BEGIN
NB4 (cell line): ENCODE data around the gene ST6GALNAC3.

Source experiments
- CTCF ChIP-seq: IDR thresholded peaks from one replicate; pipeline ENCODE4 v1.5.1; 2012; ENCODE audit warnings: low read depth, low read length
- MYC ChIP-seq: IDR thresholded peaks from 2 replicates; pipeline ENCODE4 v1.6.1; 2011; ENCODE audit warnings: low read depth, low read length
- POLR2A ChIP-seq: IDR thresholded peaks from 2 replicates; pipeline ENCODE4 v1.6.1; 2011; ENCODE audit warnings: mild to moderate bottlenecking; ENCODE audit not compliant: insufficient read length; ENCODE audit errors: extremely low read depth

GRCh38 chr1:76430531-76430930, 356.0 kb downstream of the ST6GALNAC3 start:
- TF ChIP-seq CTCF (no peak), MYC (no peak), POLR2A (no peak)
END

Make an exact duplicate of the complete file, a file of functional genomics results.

NB4 (cell line): ENCODE data around the gene ST6GALNAC3.

Source experiments
- CTCF ChIP-seq: IDR thresholded peaks from one replicate; pipeline ENCODE4 v1.5.1; 2012; ENCODE audit warnings: low read depth, low read length
- MYC ChIP-seq: IDR thresholded peaks from 2 replicates; pipeline ENCODE4 v1.6.1; 2011; ENCODE audit warnings: low read depth, low read length
- POLR2A ChIP-seq: IDR thresholded peaks from 2 replicates; pipeline ENCODE4 v1.6.1; 2011; ENCODE audit warnings: mild to moderate bottlenecking; ENCODE audit not compliant: insufficient read length; ENCODE audit errors: extremely low read depth

GRCh38 chr1:76430531-76430930, 356.0 kb downstream of the ST6GALNAC3 start:
- TF ChIP-seq CTCF (no peak), MYC (no peak), POLR2A (no peak)